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Treating precancerous breast cells may prevent onset of cancer

Boston, MA (October 17, 2002) Treating precancerous breast cells with chemopreventive agents, such as tamoxifen, limits the development of breast cancer in genetically predisposed women, according to a study presented at the American Association for Cancer Research's (AACR) annual Frontiers in Cancer Prevention meeting. Precancerous breast cells may also provide an effective mechanism for screening new and current chemopreventive agents.

The study used precancerous breast cells from patients with Li-Fraumeni syndrome (LFS), a hereditary cancer predisposition syndrome associated with a number of childhood cancers and the early onset of breast cancer. Unlike most human cancer cells, LFS cells become cancerous at more measurable rates in vitro (a closed environment, e.g. test tube), and are therefore easier to monitor. Individuals with LFS are at increased risk for developing multiple primary cancers, including soft-tissue sarcoma, breast cancer, leukemia, osteosarcoma, melanoma and colorectal cancers.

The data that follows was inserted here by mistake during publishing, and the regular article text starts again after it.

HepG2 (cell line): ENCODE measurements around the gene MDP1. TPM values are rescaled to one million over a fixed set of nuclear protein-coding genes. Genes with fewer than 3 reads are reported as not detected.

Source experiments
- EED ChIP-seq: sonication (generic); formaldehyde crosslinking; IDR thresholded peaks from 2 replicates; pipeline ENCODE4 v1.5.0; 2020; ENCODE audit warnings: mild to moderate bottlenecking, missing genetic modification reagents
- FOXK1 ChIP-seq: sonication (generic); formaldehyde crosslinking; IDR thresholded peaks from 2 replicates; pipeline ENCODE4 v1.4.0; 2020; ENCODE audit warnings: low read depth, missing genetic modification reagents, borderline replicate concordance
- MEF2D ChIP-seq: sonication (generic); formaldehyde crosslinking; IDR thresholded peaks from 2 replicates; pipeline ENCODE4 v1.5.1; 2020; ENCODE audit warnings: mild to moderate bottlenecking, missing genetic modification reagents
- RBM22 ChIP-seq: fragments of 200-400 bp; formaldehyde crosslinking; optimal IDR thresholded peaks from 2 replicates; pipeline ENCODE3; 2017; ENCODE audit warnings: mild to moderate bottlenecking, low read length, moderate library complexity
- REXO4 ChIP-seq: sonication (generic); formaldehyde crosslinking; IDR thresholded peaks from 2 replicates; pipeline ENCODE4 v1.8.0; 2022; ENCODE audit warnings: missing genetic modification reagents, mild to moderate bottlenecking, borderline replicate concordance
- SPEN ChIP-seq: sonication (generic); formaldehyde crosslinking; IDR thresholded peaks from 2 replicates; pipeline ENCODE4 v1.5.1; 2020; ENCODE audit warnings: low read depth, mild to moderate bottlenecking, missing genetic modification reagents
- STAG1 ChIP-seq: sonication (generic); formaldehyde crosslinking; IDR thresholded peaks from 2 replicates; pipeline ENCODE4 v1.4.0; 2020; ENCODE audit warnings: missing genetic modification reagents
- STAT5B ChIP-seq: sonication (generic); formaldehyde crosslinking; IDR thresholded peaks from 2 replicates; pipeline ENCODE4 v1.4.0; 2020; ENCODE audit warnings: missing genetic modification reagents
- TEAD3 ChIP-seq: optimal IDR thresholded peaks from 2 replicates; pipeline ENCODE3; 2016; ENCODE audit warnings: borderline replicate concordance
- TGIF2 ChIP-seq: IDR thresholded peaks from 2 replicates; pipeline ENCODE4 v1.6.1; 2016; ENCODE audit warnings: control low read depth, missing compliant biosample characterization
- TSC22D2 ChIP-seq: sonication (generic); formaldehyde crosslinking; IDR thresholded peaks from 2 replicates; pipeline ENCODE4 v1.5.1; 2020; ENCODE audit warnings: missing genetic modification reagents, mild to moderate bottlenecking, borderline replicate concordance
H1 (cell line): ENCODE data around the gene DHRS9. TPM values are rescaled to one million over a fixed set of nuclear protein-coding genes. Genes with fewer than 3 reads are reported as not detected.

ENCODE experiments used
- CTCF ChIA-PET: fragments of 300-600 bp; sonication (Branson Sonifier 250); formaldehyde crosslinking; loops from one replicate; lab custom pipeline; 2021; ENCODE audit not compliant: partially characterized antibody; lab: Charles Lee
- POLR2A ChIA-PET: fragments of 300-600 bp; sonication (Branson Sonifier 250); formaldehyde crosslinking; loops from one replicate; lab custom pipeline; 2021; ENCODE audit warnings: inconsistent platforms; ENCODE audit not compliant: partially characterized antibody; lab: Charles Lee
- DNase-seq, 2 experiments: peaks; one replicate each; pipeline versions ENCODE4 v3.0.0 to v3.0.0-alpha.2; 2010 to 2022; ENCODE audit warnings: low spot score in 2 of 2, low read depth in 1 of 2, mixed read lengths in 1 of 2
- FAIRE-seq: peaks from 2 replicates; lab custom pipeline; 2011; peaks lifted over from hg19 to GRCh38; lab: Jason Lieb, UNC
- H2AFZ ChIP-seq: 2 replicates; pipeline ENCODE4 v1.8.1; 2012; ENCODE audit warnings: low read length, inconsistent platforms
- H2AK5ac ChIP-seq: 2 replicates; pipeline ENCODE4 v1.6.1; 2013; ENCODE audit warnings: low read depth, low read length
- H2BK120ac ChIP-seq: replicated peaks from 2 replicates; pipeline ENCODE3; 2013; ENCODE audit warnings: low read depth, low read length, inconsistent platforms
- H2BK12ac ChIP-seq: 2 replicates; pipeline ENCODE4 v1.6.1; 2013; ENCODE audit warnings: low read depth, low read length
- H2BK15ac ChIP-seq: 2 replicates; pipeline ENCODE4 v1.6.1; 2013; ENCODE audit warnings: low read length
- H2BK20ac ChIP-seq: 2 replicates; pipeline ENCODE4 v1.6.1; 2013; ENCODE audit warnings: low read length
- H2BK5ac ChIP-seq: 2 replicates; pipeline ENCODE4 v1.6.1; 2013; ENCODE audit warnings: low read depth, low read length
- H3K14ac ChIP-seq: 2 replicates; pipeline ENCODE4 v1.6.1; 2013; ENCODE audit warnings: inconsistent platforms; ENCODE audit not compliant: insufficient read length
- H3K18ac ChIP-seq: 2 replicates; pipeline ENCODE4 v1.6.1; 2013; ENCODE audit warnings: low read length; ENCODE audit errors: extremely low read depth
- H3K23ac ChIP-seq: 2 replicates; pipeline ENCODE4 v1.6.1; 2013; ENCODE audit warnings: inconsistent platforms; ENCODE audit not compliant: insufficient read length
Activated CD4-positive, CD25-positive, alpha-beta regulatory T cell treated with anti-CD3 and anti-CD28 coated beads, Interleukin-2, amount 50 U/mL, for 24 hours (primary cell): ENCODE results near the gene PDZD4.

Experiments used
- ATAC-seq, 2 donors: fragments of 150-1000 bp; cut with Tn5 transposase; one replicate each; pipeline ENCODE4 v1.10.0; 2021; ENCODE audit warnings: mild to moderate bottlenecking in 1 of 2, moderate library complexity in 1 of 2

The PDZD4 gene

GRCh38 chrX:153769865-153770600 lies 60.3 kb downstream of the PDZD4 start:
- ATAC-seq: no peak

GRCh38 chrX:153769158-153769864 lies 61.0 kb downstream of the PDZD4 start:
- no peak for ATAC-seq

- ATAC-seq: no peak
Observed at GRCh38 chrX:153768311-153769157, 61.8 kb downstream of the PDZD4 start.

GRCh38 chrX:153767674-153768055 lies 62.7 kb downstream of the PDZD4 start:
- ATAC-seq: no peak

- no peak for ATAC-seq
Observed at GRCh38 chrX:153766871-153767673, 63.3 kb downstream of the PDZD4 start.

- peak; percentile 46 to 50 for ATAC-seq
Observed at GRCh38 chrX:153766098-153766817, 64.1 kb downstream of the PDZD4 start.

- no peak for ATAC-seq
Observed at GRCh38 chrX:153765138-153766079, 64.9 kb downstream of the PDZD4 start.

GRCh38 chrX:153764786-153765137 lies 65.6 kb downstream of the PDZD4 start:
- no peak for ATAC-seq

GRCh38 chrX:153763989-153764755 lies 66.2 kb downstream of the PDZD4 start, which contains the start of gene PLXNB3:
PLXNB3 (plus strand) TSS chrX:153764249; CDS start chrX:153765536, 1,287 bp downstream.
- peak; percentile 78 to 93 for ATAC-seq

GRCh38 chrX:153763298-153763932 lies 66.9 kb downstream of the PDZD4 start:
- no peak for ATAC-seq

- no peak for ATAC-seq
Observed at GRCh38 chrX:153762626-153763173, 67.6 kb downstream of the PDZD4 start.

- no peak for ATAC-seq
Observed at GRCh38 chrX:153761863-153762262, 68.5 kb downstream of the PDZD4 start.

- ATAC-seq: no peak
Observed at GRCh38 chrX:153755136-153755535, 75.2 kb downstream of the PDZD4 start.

"To effectively treat or prevent cancer, it is important to understand the nature of how cells progress into the disease," explained Brittney-Shea Herbert, Ph.D., cell biologist at The University of Texas Southwestern Medical Center, Dallas, and lead investigator of the study. "Results from human clinical trials take many years to generate so it is imperative that alternate testing forms, such as precancerous cells, be used to determine the effectiveness of precancerous agents."

Treatment of precancerous LFS breast cells with some but not all chemopreventive agents decreased the development of cancer in vitro. The chemopreventive agents used in this study did not negatively affect normal cell growth, nor result in notable side effects from the treatment. Tamoxifen had the strongest effect in preventing the frequency of cell immortalization, at nontoxic levels.

Precancerous cells were treated with tolerable levels of tamoxifen,
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Contact: Aimee Frank
AMF@spectrumscience.com
202-369-1654
American Association for Cancer Research
17-Oct-2002


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